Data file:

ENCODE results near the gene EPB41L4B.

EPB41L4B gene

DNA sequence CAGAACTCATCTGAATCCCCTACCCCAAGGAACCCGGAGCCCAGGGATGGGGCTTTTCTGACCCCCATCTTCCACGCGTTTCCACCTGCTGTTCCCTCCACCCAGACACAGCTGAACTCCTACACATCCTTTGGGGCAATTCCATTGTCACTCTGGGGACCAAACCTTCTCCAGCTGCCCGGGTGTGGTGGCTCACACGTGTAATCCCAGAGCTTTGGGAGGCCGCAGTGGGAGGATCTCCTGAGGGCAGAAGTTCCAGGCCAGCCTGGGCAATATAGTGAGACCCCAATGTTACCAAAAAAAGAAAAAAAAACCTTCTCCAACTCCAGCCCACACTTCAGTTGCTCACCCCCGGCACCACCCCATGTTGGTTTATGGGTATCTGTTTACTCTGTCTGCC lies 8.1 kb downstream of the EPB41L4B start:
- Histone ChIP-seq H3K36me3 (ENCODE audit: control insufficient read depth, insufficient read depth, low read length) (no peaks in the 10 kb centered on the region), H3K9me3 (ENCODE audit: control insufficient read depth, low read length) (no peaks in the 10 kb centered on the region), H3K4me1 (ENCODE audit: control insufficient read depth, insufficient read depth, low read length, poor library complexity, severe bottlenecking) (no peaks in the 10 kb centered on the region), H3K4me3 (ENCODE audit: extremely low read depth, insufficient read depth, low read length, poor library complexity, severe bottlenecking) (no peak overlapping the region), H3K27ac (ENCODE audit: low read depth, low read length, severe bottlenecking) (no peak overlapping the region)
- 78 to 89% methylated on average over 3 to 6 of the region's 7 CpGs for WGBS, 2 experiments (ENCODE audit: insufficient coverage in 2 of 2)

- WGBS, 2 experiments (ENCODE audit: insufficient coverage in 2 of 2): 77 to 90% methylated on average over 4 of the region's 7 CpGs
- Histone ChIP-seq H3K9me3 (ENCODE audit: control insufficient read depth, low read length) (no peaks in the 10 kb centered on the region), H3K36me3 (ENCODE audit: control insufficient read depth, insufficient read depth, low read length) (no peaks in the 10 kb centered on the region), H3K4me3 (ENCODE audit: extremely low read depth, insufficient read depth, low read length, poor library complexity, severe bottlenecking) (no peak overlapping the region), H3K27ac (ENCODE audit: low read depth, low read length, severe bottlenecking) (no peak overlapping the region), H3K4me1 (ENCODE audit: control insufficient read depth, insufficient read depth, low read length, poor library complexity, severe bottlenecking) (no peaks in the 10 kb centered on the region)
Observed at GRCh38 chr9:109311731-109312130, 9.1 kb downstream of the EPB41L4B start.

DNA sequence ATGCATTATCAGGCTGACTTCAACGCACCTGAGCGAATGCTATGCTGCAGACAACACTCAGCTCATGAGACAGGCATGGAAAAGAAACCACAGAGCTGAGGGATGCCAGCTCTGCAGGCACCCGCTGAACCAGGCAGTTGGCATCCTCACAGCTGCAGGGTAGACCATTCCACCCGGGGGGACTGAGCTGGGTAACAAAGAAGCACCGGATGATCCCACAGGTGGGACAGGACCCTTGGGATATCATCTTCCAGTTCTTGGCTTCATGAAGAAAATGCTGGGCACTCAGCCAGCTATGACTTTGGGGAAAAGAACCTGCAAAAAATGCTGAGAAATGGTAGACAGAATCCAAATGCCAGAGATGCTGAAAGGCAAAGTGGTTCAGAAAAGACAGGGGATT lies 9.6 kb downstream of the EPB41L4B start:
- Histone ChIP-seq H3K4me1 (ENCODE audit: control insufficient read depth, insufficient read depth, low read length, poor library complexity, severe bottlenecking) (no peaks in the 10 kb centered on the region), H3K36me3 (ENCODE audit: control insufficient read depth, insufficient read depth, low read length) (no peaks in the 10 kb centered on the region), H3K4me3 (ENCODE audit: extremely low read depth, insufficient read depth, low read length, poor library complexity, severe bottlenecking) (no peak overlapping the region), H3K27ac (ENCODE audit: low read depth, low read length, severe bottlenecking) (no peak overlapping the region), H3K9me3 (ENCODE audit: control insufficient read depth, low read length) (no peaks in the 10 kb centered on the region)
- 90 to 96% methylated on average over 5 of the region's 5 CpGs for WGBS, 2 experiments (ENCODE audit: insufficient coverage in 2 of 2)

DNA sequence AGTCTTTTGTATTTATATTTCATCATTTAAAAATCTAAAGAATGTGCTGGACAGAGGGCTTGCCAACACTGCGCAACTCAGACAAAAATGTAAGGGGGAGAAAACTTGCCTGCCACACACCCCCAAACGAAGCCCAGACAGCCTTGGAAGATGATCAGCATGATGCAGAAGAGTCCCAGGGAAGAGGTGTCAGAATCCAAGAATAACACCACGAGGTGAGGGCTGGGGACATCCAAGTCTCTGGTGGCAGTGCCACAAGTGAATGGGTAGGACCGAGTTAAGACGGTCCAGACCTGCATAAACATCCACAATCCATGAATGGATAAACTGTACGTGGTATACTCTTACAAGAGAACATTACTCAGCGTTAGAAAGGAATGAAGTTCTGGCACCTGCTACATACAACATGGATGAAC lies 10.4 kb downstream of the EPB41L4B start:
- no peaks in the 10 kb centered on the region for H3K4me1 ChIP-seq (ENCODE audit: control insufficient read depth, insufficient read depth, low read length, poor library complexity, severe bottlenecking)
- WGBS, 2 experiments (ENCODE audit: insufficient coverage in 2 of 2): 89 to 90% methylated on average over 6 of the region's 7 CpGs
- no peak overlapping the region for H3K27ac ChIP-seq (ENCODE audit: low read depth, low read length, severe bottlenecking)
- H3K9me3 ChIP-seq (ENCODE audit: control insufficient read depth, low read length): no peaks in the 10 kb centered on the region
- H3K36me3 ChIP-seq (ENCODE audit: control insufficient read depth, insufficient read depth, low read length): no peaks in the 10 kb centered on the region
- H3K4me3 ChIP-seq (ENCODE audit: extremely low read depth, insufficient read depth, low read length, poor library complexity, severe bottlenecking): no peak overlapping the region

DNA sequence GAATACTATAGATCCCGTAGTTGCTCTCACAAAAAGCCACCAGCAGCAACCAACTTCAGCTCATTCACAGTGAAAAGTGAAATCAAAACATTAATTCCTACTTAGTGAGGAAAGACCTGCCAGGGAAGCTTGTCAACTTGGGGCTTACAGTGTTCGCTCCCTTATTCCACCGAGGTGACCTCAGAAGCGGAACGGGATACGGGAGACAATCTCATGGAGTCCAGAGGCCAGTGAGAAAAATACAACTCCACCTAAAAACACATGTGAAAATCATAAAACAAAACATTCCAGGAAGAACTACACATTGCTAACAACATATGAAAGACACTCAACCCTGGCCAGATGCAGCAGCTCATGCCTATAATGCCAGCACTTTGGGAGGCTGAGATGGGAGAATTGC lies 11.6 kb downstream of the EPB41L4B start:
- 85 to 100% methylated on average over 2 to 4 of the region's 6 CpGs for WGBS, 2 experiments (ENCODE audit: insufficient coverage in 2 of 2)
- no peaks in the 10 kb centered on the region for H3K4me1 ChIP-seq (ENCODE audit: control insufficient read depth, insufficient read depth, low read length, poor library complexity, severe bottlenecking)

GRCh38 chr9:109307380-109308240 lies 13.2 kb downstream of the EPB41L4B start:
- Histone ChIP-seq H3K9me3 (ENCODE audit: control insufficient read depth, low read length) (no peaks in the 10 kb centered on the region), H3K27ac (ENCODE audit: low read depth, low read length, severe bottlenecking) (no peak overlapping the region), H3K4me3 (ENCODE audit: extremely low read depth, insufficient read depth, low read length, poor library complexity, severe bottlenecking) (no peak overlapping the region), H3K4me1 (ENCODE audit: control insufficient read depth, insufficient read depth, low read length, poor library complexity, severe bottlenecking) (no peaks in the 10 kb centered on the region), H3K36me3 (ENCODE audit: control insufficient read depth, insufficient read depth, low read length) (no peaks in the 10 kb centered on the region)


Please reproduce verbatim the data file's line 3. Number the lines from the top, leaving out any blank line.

DNA sequence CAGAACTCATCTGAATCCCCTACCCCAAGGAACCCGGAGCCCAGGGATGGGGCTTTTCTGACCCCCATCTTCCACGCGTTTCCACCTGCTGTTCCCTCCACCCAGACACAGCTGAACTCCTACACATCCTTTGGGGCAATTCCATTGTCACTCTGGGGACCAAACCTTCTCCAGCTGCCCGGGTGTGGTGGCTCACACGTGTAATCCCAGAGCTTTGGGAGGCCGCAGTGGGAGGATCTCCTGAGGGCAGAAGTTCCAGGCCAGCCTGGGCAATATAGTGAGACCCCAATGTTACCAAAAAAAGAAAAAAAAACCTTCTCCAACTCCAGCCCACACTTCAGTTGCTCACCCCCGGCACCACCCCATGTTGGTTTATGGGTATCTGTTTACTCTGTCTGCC lies 8.1 kb downstream of the EPB41L4B start: